The Packard plant will be completely demolished by the end of the year as the city seeks to build a new auto plant: Dugan

Detroit – The Packard plant, one of Detroit's biggest blight icons, will be completely demolished by the end of the year and city officials hope to build a new auto-related plant on the site, Mayor Mike Duggan said during a Monday news conference.

The city on Monday afternoon marked the start of the third phase of demolition at the massive, decaying plant that used to house a luxury automaker for nearly 70 years, touting “promises kept.” The city owns 42 acres of the site after Peruvian developer Fernando Palazuelo failed to comply with a 2022 court order to demolish the deteriorating industrial site and missed other deadlines.

The city's mayor said that the city will rehabilitate the site to establish a new car factory within the next two years. In the next two months, Detroit's economic department will open bids for land development plans, Duggan said, but hopes to land a new auto supplier.

“This project is huge for the city's mission of (eliminating) blight,” said LaJuan Counts, director of Detroit's Department of Construction and Demolition. “It symbolizes Detroit's resilience and commitment to revitalization. As we look to a new era for this location, we honor the history of the old Packard plant while embracing the future potential of our city.”

Detroit-based contractor Adamo Group has begun demolition at 5409 Concord St., which is about 200,000 square feet, in the south section of the plant. This portion of the deconstruction work is expected to take five months and cost $1.2 million to complete.

Three more parts of the plant will need to come down, Counts said. Finally, about $26 million in pandemic relief dollars under the American Rescue Plan Act will be used to demolish the plant.

The Packard plant spanned 3.5 million square feet on Detroit's east side and was last active in 1956. Dozens of small companies operated in part of the plant until the late 1990s.

“Sixty-eight years ago, Packard Motors retired this plant, and for 68 years, the ruins of this building have been a drag on Detroit’s recovery,” Duggan said. “Thanks to Joe Biden and the bailout, Detroit has resources we never had before, and they will all be gone in 2024.”

On the other side of Grand Boulevard, environmental abatement has already begun, and a $12 million demolition will take place later this year.

The city has been working to demolish the Packard plant for years. Emergency demolition of a portion of the plant at 6199 Concord began in September 2022. In December 2022, demolition began on the next major section of Packard at the south end of 1539 E. Grand Boulevard. The northern portion of 1539 E. Grand Boulevard has been secured for redevelopment to honor the mill's history, city officials said.

The Packard lot at 1539 E. Grand Boulevard was the last remaining city-owned portion of the factory until 2022 when an additional 33 lots formerly owned by Palazuelo's Art Express were transferred to city ownership. The vacant property went into tax foreclosure due to $1.5 million in unpaid taxes, drainage costs and blight tickets.

After small businesses abandoned part of the plant in the late 1990s, the city foreclosed on the property and the facility began being torn apart by vandals and vandals.

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Palazuelo paid $405,000 for the site at a Wayne County tax foreclosure auction in 2013. He tried to find investors to back a $350 million mixed-use project with industrial, office, retail and cultural elements, but was unsuccessful. In 2021, the city sued Palazuelo and Arte Express to have the abandoned factory declared a public nuisance and demolished.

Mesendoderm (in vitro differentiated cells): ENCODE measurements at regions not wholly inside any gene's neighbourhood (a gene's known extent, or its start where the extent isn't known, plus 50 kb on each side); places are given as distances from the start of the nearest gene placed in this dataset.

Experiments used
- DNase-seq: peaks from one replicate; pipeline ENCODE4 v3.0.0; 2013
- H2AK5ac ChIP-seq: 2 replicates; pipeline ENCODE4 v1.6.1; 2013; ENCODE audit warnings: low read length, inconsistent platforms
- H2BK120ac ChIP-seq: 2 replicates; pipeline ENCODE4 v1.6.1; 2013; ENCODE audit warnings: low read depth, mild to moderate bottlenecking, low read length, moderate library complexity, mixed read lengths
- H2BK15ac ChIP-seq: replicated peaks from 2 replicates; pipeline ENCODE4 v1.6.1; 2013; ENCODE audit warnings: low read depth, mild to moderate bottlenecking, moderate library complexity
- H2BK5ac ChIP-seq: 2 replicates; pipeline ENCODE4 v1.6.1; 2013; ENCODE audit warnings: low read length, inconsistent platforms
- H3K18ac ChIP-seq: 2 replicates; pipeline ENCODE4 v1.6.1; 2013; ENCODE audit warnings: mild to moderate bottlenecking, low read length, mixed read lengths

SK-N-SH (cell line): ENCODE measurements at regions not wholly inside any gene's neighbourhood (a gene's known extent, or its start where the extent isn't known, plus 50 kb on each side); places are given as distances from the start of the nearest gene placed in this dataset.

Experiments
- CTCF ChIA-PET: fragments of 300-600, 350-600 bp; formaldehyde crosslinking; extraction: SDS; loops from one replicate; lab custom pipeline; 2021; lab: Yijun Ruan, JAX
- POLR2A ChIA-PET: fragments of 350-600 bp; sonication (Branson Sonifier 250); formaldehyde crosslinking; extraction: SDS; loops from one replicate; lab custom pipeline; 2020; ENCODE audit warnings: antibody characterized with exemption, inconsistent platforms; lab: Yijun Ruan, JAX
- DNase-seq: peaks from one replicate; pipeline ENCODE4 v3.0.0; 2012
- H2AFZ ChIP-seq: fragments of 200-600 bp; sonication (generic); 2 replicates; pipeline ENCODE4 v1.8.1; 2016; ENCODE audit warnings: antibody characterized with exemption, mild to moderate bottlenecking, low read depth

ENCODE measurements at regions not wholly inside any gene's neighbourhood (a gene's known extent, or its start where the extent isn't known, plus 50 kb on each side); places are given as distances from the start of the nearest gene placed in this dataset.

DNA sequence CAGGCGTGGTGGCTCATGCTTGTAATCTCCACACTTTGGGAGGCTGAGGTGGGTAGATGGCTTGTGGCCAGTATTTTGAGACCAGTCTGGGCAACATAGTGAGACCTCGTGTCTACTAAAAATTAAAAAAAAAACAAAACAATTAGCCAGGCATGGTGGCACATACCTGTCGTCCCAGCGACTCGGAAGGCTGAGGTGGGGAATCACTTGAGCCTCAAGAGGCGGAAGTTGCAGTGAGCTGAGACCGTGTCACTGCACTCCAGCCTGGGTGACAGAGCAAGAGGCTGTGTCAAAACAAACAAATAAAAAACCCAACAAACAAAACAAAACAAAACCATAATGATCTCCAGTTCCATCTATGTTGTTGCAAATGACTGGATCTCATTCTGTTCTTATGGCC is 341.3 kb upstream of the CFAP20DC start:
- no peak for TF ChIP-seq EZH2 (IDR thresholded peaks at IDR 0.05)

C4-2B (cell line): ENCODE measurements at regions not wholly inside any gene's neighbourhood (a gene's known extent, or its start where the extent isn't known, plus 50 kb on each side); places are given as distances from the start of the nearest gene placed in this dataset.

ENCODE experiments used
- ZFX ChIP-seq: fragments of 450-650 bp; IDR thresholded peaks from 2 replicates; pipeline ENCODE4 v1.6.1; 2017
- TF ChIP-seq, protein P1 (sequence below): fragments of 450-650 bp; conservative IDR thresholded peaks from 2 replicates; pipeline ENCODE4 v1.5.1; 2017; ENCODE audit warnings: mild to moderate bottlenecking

“But that's not enough to ruin things,” Duggan said Monday. “Our economic department will put forward proposals in the next two months for a new vehicle supplier for this site.”

The Packard site is located just yards from GM's GM plant. Duggan pointed to the redevelopment of the Cadillac Stamping on Conner and the old AMC headquarters in Plymouth as examples of what could emerge.

“We will transform this from an abandoned building into a vibrant employment center over the next two years,” Duggan said. “The only part we're preserving is on Grand Boulevard because that factory represents such a big part of Detroit's history. … There will be a small section of the factory on each side of Grand Boulevard that will be incorporated into any developer's proposal so we can recognize the history at the same time.” “The time when we build the future.”

The city's mayor said that so far no one has expressed interest in the site.

“There is a lot of demand at this location for both the Jeep plants and the GM Zero plant,” Duggan said. “This is a prime location.” “We will begin receiving competitive bids this year…and we hope to award this award closer to the end of the fence.”

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Detroit City Council President Mary Sheffield said she remembers nine years ago when there was a proposal for the site.

“Unfortunately, it didn't work out,” Sheffield said. “But we didn't give up, and I look forward to a future for this site.” “We are committed to eliminating defects and creating productive spaces.”

The site is located in the city's Gratiot Town Kettering area, and is made up of seven neighborhoods that are excited to see the development, said Joshua Roberson, District 5 ward manager.

“We have hope,” said Valeria Berry, a community member invited by the city to speak. “I hope I can see a community garden, a children’s playground and a community building that will help bring us together again.”

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The tenth: @SarahRahal_

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